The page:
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More about Anna Kavan

Who Are You?

Anna Kavan

Who Are You? is a sparse depiction of the hopeless, emotional polarity of a young couple and their doomed marriage spent in a remote, tropical hell.

She — described only as ‘the girl’ — is young, sophisticated and sensitive; he, ‘Mr Dog-Head’, is an unreconstructed thug and heavy drinker who rapes his wife, otherwise passing his time bludgeoning rats with a tennis racket.

Together with a visiting stranger, ‘Suede Boots’, who urges the woman to escape until he is banished by her husband, these characters live through the same situations twice. Their identities are equally real — or unreal — in each case. With slight variation in the background and the novel’s atmosphere, neither the outcome nor the characters themselves are quite the same the second time. The constant question of the jungle ‘brain-fever’ bird remains unanswered — ‘who are you?’

The novel’s typical autobiographical bias can be traced to Kavan’s life in Burma during her first marriage. An experimental piece that clearly anticipates the nouvelle vague cinema of Jean-Luc Godard, Who Are You? was reissued to widespread acclaim in 1973.

‘To write about this finely economical book in any terms other than its own is cruelly to distort the near-perfection of the original text. There is a vision here which dismays.’ — Robert Nye, Guardian

‘We are indebted to Peter Owen for reissuing Anna Kavan’s work . . . Who Are You? is accomplished and complete . . . so fully imagined, so finely described in spare, effective prose, that it is easy to suspend disbelief.’ — Nina Bawden, Daily Telegraph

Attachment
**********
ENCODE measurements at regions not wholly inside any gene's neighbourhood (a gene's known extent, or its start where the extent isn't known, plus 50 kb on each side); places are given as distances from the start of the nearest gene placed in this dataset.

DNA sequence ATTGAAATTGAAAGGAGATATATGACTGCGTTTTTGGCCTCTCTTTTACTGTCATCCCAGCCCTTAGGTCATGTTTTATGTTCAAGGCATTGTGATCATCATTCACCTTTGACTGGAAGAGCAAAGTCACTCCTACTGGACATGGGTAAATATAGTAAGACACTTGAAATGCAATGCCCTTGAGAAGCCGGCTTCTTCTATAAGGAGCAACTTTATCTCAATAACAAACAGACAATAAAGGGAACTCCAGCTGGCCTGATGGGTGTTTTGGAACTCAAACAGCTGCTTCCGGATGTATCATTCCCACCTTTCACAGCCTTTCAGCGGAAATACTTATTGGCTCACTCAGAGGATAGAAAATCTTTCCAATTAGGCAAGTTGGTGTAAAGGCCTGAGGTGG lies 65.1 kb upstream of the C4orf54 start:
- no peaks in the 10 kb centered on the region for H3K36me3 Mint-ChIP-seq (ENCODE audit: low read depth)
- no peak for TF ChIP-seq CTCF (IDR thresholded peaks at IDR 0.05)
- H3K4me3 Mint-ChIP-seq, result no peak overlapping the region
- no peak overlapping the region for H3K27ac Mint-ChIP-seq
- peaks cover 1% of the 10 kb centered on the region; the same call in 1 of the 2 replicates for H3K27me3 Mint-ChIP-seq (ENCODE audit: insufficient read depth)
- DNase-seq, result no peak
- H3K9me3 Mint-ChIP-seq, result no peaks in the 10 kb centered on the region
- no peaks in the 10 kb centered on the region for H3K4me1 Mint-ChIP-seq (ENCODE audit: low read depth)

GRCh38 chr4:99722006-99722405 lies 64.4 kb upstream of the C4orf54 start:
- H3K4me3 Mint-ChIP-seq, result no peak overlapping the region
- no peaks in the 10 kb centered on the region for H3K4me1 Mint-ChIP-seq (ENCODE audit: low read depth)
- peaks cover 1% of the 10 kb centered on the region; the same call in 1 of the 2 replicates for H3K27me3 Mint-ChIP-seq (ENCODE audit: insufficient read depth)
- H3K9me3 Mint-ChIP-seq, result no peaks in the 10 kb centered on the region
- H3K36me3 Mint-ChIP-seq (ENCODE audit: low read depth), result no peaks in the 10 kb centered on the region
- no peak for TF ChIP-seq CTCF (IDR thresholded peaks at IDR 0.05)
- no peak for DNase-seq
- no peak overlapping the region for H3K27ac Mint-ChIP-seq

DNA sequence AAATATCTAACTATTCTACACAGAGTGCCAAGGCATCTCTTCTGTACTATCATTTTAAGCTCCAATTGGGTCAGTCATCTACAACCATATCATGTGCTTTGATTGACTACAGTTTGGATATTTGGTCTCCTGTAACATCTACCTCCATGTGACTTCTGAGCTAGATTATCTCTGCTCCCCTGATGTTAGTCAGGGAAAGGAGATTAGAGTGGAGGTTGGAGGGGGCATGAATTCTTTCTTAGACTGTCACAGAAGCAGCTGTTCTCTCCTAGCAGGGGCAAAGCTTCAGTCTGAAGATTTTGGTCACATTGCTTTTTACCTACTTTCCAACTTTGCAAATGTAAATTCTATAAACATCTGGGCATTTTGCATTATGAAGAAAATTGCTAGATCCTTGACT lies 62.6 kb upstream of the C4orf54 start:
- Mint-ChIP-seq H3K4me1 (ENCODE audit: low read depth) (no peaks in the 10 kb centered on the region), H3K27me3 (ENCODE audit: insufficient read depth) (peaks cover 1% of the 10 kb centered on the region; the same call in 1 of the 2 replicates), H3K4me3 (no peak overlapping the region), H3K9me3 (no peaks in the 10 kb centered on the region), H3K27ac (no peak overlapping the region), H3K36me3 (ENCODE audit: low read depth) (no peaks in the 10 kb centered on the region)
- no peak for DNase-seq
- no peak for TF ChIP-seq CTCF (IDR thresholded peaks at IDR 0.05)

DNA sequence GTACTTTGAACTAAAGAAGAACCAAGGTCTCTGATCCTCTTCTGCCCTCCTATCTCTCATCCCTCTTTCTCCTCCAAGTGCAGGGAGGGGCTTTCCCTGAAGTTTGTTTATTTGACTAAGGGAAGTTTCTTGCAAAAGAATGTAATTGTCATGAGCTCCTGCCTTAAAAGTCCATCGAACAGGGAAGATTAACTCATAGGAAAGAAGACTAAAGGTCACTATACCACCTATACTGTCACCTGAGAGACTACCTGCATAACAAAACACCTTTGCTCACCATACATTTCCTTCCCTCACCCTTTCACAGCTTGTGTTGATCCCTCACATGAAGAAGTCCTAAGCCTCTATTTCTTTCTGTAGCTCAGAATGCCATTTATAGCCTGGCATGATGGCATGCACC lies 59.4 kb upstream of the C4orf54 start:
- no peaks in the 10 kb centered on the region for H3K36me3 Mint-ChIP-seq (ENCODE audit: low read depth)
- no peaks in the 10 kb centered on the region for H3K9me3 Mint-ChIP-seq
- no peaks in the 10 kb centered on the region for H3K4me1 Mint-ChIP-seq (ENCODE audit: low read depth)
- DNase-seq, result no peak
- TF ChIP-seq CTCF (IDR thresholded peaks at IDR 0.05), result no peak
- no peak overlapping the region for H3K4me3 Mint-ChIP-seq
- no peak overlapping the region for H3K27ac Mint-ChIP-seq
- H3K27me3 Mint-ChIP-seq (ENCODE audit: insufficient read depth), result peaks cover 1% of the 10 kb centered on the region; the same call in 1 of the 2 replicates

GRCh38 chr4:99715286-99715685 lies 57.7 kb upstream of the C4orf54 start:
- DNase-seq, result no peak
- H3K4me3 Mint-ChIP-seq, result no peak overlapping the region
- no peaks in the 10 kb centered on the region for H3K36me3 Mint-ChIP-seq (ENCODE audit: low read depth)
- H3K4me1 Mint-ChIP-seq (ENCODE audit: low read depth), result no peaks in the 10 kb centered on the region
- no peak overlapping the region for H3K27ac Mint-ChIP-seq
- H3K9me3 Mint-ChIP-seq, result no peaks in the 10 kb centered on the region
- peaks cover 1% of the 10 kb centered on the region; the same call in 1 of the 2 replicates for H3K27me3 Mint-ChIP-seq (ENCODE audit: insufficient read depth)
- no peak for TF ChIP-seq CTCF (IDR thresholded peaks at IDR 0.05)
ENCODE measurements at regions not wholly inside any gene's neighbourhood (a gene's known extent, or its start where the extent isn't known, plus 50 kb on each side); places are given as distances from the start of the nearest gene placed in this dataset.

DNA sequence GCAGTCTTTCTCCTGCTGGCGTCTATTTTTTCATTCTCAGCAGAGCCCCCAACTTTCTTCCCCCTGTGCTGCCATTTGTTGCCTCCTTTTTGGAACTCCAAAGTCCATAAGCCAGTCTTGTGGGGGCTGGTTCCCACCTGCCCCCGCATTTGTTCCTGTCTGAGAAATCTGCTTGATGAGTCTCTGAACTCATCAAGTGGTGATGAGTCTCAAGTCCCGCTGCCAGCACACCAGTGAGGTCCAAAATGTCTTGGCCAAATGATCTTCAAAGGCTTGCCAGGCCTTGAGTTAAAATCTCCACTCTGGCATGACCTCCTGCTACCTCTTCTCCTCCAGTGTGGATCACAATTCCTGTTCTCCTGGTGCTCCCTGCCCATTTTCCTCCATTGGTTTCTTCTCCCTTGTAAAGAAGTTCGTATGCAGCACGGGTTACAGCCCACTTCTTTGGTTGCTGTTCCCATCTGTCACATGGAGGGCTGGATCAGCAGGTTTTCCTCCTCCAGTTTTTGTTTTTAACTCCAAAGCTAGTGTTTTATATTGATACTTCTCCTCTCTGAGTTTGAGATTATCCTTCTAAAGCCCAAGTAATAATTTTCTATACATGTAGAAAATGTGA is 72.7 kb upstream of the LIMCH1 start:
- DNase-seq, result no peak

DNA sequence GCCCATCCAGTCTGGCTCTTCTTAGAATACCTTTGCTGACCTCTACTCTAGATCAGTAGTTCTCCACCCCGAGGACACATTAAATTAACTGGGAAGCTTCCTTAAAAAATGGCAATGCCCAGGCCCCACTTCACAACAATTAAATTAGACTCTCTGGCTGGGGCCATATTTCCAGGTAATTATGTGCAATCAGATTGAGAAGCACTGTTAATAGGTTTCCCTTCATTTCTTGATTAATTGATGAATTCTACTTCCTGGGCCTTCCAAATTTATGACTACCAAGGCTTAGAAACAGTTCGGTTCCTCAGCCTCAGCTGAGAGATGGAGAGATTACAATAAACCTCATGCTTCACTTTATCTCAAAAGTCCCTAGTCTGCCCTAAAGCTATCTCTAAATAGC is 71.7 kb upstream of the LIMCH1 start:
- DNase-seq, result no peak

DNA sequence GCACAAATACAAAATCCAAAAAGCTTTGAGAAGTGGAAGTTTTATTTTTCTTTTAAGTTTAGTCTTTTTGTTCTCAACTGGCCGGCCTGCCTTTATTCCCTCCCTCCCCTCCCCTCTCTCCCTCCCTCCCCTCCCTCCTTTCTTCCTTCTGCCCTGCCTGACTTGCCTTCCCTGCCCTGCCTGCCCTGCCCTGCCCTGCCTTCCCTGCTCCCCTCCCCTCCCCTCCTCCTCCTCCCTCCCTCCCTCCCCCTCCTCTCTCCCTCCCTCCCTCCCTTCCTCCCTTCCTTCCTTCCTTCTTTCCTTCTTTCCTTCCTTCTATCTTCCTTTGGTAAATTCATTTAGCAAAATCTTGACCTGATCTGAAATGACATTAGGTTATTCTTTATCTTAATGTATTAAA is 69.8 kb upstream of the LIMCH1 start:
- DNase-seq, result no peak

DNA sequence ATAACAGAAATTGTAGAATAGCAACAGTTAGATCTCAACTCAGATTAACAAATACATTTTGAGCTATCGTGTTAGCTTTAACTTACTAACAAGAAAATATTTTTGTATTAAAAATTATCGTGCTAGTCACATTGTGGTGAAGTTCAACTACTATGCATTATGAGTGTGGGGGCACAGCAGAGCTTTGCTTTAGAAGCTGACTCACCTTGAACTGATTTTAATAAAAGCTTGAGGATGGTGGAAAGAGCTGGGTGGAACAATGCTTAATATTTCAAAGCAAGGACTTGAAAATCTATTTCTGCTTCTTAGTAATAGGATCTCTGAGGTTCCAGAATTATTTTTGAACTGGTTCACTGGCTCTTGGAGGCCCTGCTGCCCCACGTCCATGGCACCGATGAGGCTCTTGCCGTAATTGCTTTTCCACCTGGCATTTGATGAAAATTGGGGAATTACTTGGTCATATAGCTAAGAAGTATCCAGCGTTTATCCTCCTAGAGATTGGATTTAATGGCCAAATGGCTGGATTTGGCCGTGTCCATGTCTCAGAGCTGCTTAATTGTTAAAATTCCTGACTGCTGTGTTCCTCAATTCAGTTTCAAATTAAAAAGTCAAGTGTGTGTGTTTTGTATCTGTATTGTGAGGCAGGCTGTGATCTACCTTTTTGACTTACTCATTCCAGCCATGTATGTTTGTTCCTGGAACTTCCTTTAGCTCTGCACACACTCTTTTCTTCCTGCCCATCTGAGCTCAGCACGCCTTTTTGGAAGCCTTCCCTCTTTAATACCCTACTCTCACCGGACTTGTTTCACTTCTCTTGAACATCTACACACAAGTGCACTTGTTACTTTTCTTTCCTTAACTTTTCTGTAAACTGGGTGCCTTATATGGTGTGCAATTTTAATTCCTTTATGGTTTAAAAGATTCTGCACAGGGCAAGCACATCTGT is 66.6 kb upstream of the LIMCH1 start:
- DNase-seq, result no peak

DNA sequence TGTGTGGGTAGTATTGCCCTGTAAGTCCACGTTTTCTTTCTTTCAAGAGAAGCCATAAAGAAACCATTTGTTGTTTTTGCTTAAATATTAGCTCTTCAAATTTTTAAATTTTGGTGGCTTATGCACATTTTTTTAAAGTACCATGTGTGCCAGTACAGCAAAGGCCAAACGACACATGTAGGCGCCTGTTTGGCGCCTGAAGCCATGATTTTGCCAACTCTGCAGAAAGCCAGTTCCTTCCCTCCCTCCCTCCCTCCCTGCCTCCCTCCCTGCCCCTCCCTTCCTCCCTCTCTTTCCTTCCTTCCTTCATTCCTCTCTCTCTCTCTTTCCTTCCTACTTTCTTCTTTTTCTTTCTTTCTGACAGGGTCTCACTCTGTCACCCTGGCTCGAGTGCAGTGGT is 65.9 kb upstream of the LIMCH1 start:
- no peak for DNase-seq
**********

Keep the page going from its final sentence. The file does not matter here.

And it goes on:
‘Lots of fun to read, sprouts with a macabre imagination and is, no question, a classic.’ — Sunday Telegraph

ANNA KAVAN, née Helen Woods, was born in Cannes — probably in 1901; she was evasive about the facts of her life — and spent her childhood in Europe, the USA and England. Twice married and divorced, she began writing while living with her first husband in Burma and was published under her married name of Helen Ferguson. In the wake of the collapse of her second marriage, she suffered the first of many nervous breakdowns and was confined to a clinic in Switzerland; she emerged from her incarceration with a new name — Anna Kavan, the protagonist of her 1930 novel Let Me Alone — an outwardly different persona and a new literary style. Her first novel in this guise was Asylum Piece, and it achieved for her a certain recognition. She was a long-term heroin addict and suffered periodic bouts of mental illness, and these facets of her life feature prominently in her novels and short stories. She died in 1968 of heart failure soon after the publication of her most celebrated work, the novel Ice.